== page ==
ETB Co-Hosts Culturally Responsive Indigenous Evaluation© (CRIE) Event
On October 27, Expanding the Bench® (ETB) co-hosted the event Where Do You Work? Evaluation From an Indigenous Place-Based Perspective. Presented by Michelle M. Jacob, PhD (Yakama) of Anahuy Mentoring, LLC. Culturally Responsive and Indigenous Evaluation (CRIE)© is a term coined by Advancing Culturally-responsive and Equitable (ACE) Evaluation Network Member Nicole R. Bowman, PhD (Mohican/Lunaape) of Bowman Performance Consulting, LLC.
As part of ETB’s ongoing efforts to promote culturally responsive and equitable evaluation (CREE), the ACE Evaluation Network Database, and the Initiative’s various programs, this presentation was a free public access event, open to diverse learners curious about CRIE. Michelle summarized the main points of CRIE, drawing from the published work of Indigenous experts, particularly Waapalaneexkweew Nicole R. Bowman, PhD and Carolee Dodge-Francis, EdD. Michelle practices “The Auntie Way,” a kind and fierce educational approach—so that learners feel both invited in and understand they are expected to reach high standards of practice.
“CRIE, articulated by Waapalaneexkweew Dr. Bowman, has the power and potential to transform evaluation—to move from the legacy of harm and exclusion that has saturated settler colonial institutions (and to a large extent evaluation approaches)—to become a liberatory practice that honors and supports Indigenous self-determination in all programs and institutions that are built on Indigenous homelands,” Michelle says.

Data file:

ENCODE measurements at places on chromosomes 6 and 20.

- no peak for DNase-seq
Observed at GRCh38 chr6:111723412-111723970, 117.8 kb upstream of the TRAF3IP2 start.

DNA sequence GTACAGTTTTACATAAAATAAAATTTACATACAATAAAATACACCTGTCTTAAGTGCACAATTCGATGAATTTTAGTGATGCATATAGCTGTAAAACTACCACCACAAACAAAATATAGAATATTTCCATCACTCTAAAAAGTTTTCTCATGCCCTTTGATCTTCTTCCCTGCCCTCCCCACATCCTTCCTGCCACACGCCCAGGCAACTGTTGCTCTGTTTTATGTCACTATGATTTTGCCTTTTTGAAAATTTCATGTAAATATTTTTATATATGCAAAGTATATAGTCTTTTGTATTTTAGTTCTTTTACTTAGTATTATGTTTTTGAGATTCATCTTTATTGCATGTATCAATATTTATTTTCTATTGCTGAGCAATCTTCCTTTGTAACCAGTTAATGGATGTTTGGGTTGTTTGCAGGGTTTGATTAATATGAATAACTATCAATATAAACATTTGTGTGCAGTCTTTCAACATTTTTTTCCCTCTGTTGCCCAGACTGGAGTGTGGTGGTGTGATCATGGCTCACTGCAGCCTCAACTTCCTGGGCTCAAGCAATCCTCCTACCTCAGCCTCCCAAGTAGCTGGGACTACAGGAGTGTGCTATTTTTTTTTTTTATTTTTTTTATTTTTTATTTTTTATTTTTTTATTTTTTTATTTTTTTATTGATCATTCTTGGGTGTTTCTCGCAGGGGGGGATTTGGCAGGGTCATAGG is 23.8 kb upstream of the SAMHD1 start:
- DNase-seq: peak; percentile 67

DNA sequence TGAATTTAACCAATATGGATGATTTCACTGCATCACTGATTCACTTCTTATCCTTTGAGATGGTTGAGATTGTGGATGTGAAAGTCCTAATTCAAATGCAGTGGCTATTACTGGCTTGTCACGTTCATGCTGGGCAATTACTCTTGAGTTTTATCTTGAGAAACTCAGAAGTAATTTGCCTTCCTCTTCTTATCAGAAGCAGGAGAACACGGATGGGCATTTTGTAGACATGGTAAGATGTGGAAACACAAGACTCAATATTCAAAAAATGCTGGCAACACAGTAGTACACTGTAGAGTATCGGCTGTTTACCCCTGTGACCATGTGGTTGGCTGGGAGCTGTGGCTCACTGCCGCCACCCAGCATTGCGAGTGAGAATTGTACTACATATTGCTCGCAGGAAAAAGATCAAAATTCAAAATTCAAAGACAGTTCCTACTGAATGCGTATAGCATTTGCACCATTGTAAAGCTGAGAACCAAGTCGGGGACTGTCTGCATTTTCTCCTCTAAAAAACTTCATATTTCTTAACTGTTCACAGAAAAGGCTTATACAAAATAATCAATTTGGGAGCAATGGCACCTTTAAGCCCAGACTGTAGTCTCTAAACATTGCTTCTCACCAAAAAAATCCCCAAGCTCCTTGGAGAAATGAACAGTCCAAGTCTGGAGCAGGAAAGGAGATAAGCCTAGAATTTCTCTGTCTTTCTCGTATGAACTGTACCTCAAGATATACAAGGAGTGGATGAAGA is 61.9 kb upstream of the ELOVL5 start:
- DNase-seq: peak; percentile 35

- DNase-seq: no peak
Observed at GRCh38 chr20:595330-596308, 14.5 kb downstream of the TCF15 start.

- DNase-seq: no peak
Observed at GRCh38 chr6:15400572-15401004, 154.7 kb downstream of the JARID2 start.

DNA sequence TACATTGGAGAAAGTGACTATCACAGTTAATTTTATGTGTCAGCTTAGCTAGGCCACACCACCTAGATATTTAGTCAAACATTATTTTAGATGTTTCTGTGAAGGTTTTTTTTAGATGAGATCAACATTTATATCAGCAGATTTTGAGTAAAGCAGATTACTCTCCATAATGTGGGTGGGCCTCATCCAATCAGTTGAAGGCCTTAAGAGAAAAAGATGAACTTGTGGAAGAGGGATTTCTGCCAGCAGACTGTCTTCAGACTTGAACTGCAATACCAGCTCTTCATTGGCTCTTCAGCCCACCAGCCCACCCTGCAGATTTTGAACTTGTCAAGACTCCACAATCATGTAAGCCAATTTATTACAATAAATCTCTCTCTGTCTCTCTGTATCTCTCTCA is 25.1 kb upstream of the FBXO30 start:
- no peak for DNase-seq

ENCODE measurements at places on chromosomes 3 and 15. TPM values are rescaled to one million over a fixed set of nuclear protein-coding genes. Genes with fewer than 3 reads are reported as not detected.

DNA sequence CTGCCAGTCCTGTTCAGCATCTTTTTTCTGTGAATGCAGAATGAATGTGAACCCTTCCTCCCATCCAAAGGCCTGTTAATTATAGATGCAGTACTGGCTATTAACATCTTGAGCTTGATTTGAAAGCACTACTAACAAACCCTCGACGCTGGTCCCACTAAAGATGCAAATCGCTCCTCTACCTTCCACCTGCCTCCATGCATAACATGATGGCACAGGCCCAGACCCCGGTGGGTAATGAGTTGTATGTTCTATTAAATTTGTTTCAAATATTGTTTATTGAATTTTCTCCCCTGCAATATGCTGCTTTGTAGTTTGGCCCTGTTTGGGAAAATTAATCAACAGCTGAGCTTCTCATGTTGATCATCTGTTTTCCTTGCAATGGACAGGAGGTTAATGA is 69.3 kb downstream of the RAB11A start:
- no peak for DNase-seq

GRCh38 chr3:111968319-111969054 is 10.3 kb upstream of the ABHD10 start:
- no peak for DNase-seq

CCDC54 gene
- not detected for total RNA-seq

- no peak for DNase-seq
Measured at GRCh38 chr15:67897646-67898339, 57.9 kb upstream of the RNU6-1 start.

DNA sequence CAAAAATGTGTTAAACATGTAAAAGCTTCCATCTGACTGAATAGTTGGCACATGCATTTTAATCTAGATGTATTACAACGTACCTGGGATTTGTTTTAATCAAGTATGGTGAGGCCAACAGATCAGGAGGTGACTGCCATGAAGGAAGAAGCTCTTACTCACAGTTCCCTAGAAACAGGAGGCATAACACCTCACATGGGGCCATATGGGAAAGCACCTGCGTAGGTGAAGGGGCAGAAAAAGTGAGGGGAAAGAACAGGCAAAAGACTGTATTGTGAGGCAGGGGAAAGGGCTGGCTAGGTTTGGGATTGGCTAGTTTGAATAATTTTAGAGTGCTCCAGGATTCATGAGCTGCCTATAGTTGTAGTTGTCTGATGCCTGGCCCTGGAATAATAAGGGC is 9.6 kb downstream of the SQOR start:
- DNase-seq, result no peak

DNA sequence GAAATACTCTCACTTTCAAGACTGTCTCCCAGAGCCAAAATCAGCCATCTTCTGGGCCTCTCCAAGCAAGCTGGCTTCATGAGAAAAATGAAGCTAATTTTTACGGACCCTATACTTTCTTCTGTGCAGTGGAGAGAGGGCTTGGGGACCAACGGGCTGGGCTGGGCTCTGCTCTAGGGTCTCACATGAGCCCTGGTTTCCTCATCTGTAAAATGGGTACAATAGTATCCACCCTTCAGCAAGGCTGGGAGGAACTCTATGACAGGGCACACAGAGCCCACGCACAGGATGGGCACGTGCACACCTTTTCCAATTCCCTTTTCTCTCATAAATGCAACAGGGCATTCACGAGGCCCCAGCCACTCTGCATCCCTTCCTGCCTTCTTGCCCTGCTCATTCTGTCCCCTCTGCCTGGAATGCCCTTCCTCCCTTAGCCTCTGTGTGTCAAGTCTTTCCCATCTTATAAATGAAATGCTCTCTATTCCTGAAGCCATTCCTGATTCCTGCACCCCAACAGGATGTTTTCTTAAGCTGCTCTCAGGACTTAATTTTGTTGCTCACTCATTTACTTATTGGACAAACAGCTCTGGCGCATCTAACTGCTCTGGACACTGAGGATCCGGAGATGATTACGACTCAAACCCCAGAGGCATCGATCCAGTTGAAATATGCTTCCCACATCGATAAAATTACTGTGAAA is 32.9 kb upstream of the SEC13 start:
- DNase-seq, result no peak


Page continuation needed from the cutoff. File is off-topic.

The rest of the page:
Some of the main concepts discussed during the event were:
- Decentering the whitestream way of thinking and being.
- Honoring Elders’ instructions on how to conduct oneself in the world in ways that affirm Indigenous ways of knowing and being.
- Emphasizing the importance of place and Indigenous homelands and examining resources to support learners.
Watch the Event Here:
While ETB centers racially and ethnically diverse Evaluators who have been historically and/or are presently underrepresented and/or marginalized in the U.S., the initiative recognizes that Indigenous evaluators — and those who practice CRIE — have not been uplifted in ETB’s programming and events in an equitable way. In recognition of our own gaps in equity work, ETB is committed to supporting CRIE-practicing professionals by promoting and engaging in the education of CRIE.
Download a PDF of the slideshow presentation here.